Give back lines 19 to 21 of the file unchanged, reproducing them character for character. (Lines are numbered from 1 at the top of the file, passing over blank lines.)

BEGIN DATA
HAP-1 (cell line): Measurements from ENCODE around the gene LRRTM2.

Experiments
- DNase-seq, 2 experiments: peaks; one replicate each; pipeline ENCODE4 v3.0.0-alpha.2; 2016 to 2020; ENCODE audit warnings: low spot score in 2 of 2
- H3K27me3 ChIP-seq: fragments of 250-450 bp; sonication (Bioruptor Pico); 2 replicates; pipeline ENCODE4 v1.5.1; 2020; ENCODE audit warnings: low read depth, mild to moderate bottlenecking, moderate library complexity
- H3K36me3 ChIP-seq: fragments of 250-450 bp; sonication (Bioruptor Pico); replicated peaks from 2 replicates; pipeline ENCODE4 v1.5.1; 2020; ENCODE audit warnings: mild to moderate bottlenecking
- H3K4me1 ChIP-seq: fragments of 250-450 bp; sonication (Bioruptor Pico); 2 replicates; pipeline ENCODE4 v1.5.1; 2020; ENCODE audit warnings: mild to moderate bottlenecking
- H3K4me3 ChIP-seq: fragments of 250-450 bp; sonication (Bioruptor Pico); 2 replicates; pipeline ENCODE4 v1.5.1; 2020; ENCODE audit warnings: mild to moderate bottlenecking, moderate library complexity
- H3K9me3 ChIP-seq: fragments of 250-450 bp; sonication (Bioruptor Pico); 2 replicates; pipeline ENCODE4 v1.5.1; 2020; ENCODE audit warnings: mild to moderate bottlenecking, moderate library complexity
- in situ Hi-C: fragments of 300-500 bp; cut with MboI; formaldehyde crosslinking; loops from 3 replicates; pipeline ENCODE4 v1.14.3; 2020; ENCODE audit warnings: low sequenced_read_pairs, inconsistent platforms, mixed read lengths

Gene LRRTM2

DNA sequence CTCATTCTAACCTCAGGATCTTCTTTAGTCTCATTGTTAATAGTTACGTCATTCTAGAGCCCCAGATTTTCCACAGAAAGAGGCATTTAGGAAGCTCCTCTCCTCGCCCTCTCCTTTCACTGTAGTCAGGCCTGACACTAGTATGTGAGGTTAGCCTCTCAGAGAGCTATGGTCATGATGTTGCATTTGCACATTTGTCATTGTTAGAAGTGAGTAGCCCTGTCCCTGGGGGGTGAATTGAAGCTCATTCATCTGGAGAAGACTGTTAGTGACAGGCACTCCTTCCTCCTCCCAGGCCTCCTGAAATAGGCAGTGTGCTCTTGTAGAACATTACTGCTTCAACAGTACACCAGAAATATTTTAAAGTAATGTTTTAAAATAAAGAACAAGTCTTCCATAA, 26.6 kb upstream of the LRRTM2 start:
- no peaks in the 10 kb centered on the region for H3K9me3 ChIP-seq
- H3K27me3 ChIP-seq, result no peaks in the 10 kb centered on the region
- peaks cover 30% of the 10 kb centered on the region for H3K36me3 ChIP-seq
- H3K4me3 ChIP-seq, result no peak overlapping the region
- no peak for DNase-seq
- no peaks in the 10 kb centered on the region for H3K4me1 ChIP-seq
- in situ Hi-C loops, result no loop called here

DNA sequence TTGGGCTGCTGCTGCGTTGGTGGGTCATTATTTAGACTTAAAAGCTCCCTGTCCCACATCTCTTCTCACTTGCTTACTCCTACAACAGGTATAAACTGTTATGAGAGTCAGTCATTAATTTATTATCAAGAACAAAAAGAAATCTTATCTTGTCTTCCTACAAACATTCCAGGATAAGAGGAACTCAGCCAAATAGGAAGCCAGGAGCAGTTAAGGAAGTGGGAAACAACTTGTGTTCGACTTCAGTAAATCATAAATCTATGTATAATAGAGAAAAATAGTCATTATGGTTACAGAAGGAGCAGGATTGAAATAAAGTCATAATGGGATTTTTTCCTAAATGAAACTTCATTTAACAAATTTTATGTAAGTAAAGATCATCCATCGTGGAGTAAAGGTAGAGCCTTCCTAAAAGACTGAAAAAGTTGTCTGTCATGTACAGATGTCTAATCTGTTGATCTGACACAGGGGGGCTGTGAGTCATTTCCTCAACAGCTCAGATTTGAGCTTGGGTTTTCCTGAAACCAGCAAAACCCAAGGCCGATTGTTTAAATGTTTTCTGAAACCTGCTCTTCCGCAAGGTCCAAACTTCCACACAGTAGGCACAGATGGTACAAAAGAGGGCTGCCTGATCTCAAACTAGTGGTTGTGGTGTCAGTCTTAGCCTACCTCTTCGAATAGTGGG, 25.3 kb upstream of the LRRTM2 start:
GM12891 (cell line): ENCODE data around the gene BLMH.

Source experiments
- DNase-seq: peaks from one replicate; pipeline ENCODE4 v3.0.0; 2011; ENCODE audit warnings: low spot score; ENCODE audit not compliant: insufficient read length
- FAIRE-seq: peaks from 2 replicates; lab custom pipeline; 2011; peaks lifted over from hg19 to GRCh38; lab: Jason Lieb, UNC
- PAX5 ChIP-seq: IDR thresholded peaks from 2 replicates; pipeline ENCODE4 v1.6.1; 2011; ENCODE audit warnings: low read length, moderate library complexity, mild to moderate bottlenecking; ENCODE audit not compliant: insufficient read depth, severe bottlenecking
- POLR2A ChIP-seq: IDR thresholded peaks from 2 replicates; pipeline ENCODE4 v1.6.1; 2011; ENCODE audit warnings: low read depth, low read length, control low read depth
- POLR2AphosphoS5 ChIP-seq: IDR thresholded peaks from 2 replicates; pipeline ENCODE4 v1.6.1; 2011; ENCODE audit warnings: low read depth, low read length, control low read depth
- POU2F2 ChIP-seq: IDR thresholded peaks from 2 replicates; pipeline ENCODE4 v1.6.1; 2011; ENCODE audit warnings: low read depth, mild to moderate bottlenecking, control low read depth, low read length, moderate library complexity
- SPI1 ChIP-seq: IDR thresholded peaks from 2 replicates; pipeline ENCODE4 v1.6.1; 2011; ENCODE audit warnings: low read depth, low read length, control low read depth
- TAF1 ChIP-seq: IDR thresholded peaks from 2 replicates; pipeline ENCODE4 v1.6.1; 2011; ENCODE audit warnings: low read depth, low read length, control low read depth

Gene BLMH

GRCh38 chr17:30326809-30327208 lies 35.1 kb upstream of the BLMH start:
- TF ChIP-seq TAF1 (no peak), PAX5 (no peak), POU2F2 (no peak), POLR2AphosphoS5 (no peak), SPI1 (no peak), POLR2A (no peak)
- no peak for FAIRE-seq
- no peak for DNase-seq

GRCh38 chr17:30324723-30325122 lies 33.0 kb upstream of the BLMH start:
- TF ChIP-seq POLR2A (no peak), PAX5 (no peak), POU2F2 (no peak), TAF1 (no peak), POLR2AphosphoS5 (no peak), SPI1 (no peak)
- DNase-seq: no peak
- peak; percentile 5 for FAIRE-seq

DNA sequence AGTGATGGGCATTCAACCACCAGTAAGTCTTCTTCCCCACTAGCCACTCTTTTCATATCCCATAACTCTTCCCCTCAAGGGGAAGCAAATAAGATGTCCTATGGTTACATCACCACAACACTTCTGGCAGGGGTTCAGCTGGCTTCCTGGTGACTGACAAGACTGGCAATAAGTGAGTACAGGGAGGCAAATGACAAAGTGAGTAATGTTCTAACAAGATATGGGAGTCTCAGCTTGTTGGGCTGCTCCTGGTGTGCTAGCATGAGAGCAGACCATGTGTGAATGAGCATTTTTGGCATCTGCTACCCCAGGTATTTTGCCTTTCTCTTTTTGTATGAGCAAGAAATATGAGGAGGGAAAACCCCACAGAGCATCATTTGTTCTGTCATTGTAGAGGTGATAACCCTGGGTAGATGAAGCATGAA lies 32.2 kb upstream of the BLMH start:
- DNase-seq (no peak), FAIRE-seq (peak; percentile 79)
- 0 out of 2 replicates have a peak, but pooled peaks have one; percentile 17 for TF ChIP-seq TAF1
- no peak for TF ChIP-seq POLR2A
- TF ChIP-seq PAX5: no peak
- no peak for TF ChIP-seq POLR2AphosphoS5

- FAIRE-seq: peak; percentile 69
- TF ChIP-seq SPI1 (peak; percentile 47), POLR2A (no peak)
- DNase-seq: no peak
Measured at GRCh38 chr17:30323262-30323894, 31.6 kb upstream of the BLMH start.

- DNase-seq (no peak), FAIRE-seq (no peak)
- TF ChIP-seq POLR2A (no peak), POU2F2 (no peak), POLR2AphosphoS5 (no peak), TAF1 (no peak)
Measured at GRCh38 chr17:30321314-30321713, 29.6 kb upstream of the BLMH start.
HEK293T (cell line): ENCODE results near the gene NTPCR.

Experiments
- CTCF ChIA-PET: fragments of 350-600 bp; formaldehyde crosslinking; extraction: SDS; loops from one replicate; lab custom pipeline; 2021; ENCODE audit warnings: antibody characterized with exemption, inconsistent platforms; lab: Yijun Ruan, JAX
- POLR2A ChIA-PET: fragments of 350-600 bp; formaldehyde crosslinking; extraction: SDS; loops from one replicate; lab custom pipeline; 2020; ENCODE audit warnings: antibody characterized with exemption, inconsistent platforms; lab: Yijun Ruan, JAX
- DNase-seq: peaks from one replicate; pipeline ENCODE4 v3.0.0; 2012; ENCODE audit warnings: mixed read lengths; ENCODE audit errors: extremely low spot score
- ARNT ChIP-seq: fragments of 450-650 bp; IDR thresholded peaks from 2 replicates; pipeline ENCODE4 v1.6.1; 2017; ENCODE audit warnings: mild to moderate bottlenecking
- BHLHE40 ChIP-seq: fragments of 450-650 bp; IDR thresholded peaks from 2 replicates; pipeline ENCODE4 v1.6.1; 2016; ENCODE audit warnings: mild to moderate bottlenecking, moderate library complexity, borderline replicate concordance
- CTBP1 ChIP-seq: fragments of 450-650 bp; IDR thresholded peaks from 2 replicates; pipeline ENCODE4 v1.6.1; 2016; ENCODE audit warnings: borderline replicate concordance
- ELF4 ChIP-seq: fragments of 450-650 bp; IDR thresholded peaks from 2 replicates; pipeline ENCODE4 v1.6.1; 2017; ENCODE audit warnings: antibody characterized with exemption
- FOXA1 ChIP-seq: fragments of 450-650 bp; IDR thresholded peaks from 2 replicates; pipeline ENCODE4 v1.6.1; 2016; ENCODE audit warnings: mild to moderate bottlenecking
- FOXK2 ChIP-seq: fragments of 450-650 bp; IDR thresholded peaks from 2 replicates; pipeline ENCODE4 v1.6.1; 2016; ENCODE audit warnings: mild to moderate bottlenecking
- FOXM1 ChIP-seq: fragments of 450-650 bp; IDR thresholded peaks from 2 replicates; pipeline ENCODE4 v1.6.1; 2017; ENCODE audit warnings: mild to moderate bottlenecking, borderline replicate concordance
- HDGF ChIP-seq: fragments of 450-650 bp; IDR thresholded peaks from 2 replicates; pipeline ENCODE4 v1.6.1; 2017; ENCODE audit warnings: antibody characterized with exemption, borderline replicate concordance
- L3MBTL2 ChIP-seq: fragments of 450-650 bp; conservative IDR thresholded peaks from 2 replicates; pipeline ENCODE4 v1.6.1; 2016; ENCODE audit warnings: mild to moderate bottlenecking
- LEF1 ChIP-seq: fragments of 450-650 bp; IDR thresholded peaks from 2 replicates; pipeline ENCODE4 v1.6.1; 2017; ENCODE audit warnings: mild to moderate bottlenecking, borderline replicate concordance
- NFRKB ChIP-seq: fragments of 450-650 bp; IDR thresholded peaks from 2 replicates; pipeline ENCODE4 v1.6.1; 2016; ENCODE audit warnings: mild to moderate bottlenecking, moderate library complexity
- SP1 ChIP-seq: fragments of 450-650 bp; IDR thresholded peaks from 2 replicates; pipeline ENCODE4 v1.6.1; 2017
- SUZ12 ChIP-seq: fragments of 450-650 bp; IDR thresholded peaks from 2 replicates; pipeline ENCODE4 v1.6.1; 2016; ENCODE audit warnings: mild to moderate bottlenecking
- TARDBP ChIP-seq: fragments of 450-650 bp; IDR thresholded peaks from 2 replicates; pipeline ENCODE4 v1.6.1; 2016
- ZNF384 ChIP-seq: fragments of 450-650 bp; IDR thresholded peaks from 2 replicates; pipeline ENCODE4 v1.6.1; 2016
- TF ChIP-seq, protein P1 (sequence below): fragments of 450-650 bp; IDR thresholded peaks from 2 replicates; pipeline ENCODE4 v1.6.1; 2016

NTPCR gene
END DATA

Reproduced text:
DNA sequence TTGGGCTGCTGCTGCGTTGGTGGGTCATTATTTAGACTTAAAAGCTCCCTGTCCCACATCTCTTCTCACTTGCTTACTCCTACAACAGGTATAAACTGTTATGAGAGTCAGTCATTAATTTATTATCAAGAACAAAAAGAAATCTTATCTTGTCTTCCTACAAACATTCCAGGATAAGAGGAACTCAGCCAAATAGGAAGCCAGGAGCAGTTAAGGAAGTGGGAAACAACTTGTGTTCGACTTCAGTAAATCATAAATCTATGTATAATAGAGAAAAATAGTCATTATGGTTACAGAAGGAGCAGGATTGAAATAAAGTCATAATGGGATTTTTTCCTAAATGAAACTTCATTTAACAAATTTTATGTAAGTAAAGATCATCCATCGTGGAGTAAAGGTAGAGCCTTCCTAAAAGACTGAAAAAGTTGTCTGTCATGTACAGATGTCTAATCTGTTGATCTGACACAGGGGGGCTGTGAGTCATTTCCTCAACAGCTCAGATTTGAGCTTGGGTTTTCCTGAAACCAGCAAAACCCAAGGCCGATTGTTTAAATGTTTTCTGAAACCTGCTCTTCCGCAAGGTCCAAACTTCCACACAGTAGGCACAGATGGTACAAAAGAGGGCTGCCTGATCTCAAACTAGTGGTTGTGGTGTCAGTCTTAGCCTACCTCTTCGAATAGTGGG, 25.3 kb upstream of the LRRTM2 start:
GM12891 (cell line): ENCODE data around the gene BLMH.

Source experiments